Performance Priority No. 3 – Standards
When you go to perform, you set a high standard for yourself. What setting a high standard means is that, in everything that you do, you demand excellence from yourself. You demand your absolute best from yourself, and you don’t allow external factors or circumstances to determine how committed you are to your performance. It doesn’t matter if it’s an exhibition meet or the Olympics. It doesn’t matter if it’s a prelim or a final. It doesn’t matter if it’s a D Final or an A Final. It doesn’t matter if you’re the fastest person in your heat or the slowest person in your heat. And, it doesn’t matter if there’s a lot at stake or nothing stake. In everything that you do, you demand your best. You demand excellence. You don’t strive for mediocrity, and you take great pride in how you perform in the pool. That desire for personal excellence is what drives you and motivates you, and you demand it from yourself in everything that you do at all times, from how you prepare for a race to how you much effort and application you apply in the water.
Performance Priority No. 4 – Control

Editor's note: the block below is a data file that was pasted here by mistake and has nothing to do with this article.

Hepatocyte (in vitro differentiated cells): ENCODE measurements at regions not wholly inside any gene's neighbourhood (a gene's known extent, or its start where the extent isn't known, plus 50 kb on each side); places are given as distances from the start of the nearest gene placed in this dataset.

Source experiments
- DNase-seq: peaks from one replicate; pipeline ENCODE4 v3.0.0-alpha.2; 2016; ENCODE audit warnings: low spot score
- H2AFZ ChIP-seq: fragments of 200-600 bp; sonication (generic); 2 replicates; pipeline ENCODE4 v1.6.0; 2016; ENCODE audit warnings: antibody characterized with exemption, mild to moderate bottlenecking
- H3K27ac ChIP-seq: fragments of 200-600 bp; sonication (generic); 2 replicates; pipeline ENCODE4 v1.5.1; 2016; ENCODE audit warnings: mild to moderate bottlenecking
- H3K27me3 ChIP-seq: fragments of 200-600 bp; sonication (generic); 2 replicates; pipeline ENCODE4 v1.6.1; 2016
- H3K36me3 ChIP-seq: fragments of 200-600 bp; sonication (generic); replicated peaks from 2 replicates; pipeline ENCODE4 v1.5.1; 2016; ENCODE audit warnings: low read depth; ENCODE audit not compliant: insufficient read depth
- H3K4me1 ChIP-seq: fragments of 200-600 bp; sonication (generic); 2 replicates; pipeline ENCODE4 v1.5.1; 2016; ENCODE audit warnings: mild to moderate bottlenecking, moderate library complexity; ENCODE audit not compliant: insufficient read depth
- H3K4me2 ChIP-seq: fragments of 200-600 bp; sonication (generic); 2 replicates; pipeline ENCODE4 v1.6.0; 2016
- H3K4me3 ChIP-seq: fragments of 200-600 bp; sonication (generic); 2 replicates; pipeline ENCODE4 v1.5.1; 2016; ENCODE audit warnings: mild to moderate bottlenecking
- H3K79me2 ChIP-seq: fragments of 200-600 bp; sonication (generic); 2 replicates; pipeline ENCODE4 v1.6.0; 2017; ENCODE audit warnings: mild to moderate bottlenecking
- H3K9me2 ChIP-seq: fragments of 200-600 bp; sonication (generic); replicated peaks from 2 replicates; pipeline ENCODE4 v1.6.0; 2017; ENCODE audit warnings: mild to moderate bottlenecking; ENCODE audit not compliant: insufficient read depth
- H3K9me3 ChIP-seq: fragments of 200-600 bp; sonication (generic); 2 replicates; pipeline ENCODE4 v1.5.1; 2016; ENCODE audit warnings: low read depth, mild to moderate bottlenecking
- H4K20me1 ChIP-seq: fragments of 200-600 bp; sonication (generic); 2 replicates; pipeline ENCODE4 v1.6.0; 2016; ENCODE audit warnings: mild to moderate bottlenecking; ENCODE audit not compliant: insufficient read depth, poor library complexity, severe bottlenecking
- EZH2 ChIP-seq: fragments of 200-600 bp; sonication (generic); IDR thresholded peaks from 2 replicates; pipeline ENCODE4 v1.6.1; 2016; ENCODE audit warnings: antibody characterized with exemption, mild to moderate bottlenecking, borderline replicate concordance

When you go to perform, throughout the entire day, you stay in control of your mind. You control your thoughts and emotions. You control your inner conversations and self-talk. And, most importantly, you control how you react to the challenges, obstacles, and setbacks that you will inevitably experience throughout your performance. You don’t engage in negative thoughts. If they come up, you immediately counteract them and shift them out. You always make sure to talk to yourself in a strong, positive, powerful, confident, encouraging way. When faced with a challenge, you embrace it and face it with confidence and excitement. When approached by setbacks and obstacles, you respond to them with determination and a desire to overcome them. If you have a bad race, you don’t allow that bad race to make you overly emotional and carry that bad race with you into your next event. In the end, you don’t allow your mental state to be negatively impacted by what happens around you.